How is charting basal body temperature connected with hormones and ovulation?
The explanation can be fairly easy, if we try to simplify. Imagine estrogen being a cool hormone and progesterone as a warm hormone. When translated to BBT chart, this means your basal body temperature is slightly lower in the follicular phase (your body temperature is cooler because estrogen the cool hormone is ruling) and as soon as you notice a jump in basal body temperature, the jump indicates you have ovulated. The increase happened because the progesterone, a warm hormone, took over, and it made your basal body temperature slightly higher.
You need a thermometer and a BBT chart
You definitely need a thermometer. I prefer a digital, because it is important to notice small changes (to a 0.10 degrees) but any will do. And you need a chart. You can either use one in a digital form and save it on your computer, or if you prefer, you can simply use a pencil and a piece of paper and draw it yourself - whatever you prefer.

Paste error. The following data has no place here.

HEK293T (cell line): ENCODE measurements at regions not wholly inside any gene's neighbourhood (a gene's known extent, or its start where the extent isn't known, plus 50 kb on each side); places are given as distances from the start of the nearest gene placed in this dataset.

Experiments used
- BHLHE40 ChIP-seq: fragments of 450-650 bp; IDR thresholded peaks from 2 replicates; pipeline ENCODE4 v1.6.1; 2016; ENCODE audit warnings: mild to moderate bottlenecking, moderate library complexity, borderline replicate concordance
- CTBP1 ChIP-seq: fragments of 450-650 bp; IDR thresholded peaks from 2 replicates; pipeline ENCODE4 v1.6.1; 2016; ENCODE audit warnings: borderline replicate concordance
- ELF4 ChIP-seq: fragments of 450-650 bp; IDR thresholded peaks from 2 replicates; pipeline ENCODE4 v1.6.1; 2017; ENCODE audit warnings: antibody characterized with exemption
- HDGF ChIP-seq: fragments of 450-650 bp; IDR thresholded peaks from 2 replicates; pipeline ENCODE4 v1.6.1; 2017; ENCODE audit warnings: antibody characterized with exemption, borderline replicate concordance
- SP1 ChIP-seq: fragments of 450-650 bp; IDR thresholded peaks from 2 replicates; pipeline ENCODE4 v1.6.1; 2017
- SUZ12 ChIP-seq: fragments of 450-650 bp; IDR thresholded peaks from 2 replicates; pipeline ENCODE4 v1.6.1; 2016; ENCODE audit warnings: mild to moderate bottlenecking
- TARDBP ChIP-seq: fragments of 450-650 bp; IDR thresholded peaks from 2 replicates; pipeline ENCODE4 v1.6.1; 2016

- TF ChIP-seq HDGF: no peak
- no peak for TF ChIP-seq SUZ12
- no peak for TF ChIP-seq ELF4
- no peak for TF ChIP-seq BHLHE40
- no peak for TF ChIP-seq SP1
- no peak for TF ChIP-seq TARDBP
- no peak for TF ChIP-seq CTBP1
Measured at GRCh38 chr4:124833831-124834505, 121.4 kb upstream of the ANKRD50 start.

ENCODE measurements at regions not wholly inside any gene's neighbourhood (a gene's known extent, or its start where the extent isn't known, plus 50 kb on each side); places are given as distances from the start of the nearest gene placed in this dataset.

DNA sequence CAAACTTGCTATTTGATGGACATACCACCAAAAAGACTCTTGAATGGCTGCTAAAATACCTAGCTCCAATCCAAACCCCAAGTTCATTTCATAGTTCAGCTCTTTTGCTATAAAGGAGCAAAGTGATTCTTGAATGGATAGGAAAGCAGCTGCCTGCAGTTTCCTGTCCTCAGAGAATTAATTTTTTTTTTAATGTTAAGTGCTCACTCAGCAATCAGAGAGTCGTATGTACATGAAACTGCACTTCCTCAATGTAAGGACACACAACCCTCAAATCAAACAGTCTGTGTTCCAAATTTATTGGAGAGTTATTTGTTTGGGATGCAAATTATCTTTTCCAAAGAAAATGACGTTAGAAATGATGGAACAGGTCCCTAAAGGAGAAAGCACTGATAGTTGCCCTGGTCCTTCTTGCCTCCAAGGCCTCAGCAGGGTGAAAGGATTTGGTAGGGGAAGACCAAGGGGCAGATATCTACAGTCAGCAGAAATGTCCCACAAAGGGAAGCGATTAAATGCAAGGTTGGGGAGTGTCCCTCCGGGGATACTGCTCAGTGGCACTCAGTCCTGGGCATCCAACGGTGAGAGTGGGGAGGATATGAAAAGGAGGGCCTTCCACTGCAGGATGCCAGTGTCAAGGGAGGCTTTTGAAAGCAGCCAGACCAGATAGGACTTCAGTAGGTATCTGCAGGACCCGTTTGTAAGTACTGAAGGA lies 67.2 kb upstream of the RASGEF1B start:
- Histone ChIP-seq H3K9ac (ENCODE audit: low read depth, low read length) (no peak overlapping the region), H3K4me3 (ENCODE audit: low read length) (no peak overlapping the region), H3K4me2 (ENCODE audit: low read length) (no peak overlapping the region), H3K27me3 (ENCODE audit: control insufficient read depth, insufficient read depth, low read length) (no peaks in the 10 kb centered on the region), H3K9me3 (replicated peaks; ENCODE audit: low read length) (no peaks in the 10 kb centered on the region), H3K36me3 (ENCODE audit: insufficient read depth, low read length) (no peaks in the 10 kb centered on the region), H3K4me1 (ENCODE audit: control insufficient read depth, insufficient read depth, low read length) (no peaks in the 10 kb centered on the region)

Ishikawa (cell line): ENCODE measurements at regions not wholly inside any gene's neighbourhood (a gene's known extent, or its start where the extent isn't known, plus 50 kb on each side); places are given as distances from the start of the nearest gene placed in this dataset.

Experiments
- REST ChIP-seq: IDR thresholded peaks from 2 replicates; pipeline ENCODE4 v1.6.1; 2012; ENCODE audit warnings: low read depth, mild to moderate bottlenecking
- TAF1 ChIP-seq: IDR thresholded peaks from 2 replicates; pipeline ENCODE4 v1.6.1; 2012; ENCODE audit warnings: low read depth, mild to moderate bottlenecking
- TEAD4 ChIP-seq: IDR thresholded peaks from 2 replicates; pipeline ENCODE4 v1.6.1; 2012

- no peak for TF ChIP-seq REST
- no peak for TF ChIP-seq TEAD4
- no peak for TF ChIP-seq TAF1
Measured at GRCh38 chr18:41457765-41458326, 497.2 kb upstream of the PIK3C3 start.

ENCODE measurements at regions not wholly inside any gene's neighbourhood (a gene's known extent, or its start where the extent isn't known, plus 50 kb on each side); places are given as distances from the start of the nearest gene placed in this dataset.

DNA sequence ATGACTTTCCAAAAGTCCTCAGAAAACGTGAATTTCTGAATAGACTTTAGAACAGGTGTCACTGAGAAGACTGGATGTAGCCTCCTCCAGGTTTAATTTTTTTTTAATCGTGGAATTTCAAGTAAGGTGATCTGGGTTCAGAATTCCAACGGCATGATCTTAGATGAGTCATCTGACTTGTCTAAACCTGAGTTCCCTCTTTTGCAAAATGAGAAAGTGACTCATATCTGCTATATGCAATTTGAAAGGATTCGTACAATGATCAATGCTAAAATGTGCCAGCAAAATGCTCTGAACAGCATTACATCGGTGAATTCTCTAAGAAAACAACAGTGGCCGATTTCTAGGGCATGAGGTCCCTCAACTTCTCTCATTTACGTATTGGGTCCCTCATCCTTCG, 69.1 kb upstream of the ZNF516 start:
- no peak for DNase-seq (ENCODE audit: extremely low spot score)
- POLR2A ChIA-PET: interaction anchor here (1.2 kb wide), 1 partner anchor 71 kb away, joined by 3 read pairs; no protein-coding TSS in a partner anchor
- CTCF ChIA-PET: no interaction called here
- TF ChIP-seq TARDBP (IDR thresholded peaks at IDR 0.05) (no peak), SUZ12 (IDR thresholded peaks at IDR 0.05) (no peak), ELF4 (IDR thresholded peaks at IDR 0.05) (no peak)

When to measure basal body temperature?
Best and actually the only time for charting basal body temperature is the morning: before getting up, before you go to the bathroom, before brushing teeth etc. Measure your basal body temperature first thing in the morning and always at the same time and your BBT chart will accurate.
What are the ranges of basal body temperature?
Typically the ranges in BBT are minimal. Additionally, to some degree there is a wide range of normal temperatures, and it is very possible to notice your BBT being higher one day and lower the other. However, BBT before ovulation will range from 97.0 to 97.6. Additionally, there is a general rule applied when charting BBT prior and after ovulation: when woman ovulates, her BBT rises for 0.2 degrees and stays elevated for at least 3 days comparing to the temperature from the previous 6 days. Than leads to conclusion basal body temperature measured after the ovulation is approximately 97.7 and above.